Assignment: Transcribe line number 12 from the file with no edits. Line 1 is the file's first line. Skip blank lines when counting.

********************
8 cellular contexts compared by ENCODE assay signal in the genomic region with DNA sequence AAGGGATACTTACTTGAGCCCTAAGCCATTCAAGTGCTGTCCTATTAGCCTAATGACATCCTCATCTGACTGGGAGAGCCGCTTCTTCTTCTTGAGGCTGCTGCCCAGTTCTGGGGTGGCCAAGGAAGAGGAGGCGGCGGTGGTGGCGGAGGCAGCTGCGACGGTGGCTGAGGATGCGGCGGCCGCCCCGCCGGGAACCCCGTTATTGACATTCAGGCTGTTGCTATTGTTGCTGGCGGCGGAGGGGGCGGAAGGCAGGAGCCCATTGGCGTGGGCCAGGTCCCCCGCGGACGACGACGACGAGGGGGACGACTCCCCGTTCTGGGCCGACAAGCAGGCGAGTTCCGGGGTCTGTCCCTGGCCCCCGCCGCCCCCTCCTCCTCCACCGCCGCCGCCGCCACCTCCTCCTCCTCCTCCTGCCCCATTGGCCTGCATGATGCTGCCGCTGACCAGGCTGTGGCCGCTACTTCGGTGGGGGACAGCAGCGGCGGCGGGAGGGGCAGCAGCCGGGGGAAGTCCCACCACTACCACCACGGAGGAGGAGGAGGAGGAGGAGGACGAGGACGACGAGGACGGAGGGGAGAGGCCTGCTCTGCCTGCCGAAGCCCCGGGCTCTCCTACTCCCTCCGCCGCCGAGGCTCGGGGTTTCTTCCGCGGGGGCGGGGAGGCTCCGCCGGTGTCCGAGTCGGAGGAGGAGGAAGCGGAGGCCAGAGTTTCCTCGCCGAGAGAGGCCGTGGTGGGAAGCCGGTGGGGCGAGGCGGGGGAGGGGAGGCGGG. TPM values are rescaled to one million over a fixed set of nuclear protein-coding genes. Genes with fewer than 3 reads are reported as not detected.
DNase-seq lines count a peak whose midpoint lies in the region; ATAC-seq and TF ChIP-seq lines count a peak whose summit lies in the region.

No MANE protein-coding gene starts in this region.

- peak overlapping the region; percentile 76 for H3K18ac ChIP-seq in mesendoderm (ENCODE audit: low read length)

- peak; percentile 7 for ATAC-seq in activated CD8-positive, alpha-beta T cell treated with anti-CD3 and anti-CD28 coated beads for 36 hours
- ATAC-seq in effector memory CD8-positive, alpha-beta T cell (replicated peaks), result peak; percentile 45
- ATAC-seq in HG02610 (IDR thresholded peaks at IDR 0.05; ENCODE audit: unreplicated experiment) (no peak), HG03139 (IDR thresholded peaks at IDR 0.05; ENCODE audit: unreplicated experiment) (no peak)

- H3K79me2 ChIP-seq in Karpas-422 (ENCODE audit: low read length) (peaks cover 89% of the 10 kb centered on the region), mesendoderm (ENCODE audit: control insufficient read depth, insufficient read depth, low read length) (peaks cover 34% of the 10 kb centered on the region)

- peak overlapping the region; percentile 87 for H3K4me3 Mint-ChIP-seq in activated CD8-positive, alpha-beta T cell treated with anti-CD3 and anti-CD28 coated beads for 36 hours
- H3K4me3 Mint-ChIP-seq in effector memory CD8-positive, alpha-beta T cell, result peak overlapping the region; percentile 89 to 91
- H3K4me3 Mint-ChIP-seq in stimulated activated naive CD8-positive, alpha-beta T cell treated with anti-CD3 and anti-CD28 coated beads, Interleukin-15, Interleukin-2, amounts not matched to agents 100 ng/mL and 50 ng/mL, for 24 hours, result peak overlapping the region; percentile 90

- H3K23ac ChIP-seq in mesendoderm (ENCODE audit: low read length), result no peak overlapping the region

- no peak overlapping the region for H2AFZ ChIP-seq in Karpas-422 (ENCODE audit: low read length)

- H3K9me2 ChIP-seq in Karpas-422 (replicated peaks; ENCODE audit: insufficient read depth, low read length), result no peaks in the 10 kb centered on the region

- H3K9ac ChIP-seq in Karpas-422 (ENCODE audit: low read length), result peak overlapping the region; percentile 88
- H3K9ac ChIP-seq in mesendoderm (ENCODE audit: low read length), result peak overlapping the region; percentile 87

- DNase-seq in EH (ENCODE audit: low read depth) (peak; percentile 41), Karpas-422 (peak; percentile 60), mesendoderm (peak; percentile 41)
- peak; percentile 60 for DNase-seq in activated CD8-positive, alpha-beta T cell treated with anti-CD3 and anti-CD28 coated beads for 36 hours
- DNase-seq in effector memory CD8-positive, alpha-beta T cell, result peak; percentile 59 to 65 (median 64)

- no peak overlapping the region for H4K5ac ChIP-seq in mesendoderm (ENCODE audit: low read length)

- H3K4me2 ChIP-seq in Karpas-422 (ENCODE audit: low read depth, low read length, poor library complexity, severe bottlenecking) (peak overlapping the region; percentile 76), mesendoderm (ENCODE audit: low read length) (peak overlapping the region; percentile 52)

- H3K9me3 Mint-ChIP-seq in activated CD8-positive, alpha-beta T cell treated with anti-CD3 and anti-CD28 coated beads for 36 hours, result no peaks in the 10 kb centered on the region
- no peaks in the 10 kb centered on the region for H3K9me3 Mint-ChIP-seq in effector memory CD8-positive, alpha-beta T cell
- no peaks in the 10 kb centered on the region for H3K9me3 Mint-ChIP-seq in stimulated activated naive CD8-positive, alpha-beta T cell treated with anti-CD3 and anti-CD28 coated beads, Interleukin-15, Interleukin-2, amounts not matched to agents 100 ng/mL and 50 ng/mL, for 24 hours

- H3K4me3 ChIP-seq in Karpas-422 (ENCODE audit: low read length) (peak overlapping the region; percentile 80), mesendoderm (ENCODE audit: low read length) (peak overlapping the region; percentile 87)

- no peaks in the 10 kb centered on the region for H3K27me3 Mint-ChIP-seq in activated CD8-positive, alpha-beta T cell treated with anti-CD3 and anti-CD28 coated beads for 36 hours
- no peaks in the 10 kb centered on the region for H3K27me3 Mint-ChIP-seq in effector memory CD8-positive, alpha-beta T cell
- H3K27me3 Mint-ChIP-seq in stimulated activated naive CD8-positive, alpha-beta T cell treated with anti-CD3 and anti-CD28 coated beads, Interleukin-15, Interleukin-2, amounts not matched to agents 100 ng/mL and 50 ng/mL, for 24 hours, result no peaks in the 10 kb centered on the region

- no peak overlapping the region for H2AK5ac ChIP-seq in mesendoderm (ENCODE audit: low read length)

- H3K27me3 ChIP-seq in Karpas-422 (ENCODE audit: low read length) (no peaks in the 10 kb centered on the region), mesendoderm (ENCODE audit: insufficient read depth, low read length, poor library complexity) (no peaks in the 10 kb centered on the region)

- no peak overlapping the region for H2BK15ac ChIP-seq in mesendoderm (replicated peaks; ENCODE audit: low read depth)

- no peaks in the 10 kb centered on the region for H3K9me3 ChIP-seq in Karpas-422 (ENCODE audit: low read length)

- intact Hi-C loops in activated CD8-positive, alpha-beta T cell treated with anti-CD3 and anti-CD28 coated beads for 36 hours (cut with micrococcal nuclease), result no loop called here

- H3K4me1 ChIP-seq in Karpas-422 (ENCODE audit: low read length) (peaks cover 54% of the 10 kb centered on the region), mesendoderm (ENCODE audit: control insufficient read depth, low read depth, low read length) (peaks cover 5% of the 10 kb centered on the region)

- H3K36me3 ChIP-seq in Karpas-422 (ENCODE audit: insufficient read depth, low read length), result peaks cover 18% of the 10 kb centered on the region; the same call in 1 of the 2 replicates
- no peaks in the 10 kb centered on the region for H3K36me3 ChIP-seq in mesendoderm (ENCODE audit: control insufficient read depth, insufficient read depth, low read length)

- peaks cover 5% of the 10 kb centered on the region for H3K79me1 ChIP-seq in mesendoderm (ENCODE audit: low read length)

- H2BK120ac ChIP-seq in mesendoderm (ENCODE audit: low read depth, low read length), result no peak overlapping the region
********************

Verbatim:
- H3K23ac ChIP-seq in mesendoderm (ENCODE audit: low read length), result no peak overlapping the region